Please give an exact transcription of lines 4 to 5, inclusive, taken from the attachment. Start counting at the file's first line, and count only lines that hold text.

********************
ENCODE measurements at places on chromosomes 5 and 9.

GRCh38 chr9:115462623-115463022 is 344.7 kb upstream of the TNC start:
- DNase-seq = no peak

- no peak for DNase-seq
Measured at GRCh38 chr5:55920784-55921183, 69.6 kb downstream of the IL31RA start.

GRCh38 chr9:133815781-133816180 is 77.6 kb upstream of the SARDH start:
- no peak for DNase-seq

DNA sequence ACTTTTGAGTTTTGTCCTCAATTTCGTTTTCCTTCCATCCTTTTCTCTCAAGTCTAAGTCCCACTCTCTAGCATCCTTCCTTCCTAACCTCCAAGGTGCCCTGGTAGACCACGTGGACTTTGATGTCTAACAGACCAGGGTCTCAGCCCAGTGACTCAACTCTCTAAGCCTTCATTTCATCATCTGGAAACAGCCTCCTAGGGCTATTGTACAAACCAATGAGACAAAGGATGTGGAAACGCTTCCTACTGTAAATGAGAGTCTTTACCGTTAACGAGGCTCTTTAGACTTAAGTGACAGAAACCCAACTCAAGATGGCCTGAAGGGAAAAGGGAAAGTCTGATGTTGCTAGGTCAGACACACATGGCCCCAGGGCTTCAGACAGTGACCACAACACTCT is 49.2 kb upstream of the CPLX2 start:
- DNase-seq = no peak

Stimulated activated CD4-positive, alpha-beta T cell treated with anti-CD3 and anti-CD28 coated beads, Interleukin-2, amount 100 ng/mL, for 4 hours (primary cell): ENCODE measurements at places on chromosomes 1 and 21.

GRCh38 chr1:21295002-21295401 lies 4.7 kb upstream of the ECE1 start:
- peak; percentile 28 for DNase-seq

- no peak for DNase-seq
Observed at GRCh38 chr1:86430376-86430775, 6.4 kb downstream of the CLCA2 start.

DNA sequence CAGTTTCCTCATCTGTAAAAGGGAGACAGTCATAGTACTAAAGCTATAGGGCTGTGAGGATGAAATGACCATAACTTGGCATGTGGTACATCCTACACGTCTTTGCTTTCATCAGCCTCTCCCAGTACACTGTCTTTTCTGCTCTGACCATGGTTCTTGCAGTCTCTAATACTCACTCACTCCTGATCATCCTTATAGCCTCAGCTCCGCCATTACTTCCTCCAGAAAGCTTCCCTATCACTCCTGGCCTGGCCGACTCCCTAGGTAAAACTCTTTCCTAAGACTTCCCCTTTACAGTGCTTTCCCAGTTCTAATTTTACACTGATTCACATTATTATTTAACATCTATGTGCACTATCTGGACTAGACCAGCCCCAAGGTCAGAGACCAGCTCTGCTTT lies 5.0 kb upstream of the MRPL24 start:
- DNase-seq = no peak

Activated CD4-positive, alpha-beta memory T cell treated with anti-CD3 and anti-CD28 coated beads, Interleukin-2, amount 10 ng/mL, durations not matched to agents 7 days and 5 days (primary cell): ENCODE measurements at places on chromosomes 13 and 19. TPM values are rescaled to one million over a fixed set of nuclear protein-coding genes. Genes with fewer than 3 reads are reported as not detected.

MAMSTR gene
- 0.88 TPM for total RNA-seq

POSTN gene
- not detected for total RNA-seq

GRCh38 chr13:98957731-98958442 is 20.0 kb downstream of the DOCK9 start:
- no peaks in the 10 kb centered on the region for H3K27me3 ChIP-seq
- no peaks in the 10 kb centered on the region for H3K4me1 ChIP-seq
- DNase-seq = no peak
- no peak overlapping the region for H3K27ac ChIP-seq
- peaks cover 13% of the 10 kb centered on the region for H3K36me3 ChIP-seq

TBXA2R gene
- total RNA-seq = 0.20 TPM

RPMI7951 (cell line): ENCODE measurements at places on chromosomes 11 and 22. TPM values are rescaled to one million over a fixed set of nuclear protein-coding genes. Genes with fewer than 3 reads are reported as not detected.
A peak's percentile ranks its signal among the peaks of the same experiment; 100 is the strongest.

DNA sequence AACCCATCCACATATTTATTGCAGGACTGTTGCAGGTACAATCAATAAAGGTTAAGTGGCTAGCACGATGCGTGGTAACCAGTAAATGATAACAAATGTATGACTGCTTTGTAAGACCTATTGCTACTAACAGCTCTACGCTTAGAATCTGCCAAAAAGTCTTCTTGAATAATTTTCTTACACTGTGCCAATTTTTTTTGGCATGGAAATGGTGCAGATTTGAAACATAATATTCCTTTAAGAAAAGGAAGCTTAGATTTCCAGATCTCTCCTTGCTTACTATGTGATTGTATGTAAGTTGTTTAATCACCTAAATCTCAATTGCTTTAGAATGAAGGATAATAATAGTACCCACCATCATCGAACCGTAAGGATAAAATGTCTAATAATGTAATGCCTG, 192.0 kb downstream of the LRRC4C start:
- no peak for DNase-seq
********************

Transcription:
- no peak for DNase-seq
Measured at GRCh38 chr5:55920784-55921183, 69.6 kb downstream of the IL31RA start.